When Doug Pederson said back in July that the 2017 Eagles "probably have more talent" than the Super Bowl Packers teams of the 1990s that Pederson played on, more than a few eyebrows were raised.

Millions of eyebrows maybe.
The Eagles? Who hadn't won a playoff game since 2008 and were coming off a 7-9 record in Pederson's first season?
More talented than a team that went to the playoffs virtually every year from the early 1990s through the mid-2000s behind Hall of Famers Brett Favre and Reggie White and reached back-to-back Super Bowls in 1996 and 1997, winning one?
"I look back on my time in Green Bay as a player when we were making those playoff runs, those Super Bowl runs there," Pederson said on July 17.
"And do we have as much talent on this team than we did then? We probably have more talent, right?"
Seriously, Doug?
Six months later, Pederson's comments — which seemed so ridiculous at the time — don't seem so ridiculous, do they?
Because here are those 2017 Eagles, sitting 13-3 with a playoff win over the Falcons in the books and a berth Sunday in the NFC Championship Game against the Vikings despite a rash of injuries to some of their best players.
The Eagles haven't lost a game with postseason implications since Carson Wentz was lost for the season, and they're one home win from reaching their third Super Bowl.
Pederson, who had two stints backing up Brett Favre with the Packers — from 1996 through 1998 and 2001 through 2004 — was reminded of his comments Friday before practice.
"I don't have a crystal ball, obviously, and it's hard to predict," he said. "You'd love to sit here and go, 'Yeah, in the summer, (I thought we were) going to be 13-3 and win the NFC East.' You'd love to be in that situation, or 16-0, or whatever it might be.
"I did have a feeling back then when I made that statement that we could be, we had the potential to be a good football team because of the way we've practiced and the talent that we brought to the roster and the progression of Carson in his second year.
"And then defensively, the front, the way they performed, and the back end, I saw a lot of the same similarities. So you just have that gut feeling when I made that statement."
Back in July, when Pederson made those comments comparing the Eagles to the Packers, he tempered them by saying talent isn't always enough. It takes much more for a team to have success.
"I (said) it takes great coaching, teaching, mentoring to also have our guys prepared each week to be in this position," Pederson said. "So all of that has kind of culminated. I think you look back on it and you go, 'Wow, maybe it was a true type of thing.'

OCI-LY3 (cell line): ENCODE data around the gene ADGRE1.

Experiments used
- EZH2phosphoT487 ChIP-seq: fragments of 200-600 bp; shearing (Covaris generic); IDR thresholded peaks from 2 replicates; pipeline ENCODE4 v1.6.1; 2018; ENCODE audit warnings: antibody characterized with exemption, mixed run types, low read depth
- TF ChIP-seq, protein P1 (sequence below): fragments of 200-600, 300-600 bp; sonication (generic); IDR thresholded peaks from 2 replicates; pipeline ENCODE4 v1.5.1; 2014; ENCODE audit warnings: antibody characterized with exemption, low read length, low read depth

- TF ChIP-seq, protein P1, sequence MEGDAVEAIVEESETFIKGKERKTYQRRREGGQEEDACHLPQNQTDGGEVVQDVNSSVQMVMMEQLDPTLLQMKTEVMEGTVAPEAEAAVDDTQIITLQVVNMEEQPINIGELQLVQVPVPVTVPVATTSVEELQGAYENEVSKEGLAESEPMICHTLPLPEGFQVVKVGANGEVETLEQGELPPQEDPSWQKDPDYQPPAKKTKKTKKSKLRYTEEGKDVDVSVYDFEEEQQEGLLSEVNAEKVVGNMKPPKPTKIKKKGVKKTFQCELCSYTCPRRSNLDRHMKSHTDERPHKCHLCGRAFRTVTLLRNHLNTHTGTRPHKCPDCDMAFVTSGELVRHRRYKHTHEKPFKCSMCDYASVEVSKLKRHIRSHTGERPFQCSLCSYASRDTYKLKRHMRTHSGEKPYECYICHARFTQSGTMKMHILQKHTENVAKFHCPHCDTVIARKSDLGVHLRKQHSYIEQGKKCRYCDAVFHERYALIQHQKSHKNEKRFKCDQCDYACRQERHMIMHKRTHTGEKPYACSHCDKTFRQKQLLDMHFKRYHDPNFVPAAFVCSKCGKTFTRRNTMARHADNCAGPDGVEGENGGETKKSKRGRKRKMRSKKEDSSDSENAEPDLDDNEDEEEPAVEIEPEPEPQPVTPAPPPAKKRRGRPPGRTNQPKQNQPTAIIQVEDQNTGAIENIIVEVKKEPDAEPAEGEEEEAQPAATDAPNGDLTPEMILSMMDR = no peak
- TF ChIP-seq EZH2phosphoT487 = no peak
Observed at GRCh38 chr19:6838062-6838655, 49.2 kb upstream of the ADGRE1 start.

"But we just keep doing our jobs, keep doing what we've been coached to do. Players play what they can do and what's in their control, and we're here today."

Only 1 Eagle questionable for Sunday

NBC Sports Philadelphia

Only 1 Eagle questionable for Sunday

Veteran linebacker Dannell Ellerbe (hamstring) is the only Eagles player listed as questionable for this week's game. Everyone else on the 53-man roster is expected to be available. 

Ellerbe, 32, missed practice on Wednesday and was limited on Thursday and Friday. 

The Eagles' starting MIKE linebacker was also listed as questionable last week and was able to play, so expect him to be good to go. After all, this is the NFC Championship Game. There's no resting for anything else. 

In Minnesota, wide receiver Adam Thielen (lower back) and safety Andrew Sendejo (concussion) are both listed as questionable. 

Thielen, the Vikings' top receiver, missed Wednesday's practice and was limited on Thursday and Friday. Just like Ellerbe, there's no saving him for next week. 

Sendejo was limited on Wednesday and Thursday, was a full participant on Friday, but is still technically in the NFL's concussion protocol. He'll need to clear that before he's able to play, but Vikings head coach Mike Zimmer said he's optimistic Sendejo will be able to play. 

Meanwhile, third defensive tackle, Shamar Stephen (knee/ankle), missed practice all week and has been ruled out. While Stephen isn't a starter, he played just under 40 percent of the Vikings' snaps this season, so missing him is still a loss.

After practicing indoors on Wednesday and Thursday, the Eagles loaded up on buses and spent their Friday practice outside at Lincoln Financial Field. Head coach Doug Pederson likes to get his guys outside for at least one day per week. 

The Eagles will have a walkthrough on Saturday before they'll be back at the Linc for Sunday's 6:40 p.m. kickoff in the NFC Championship Game.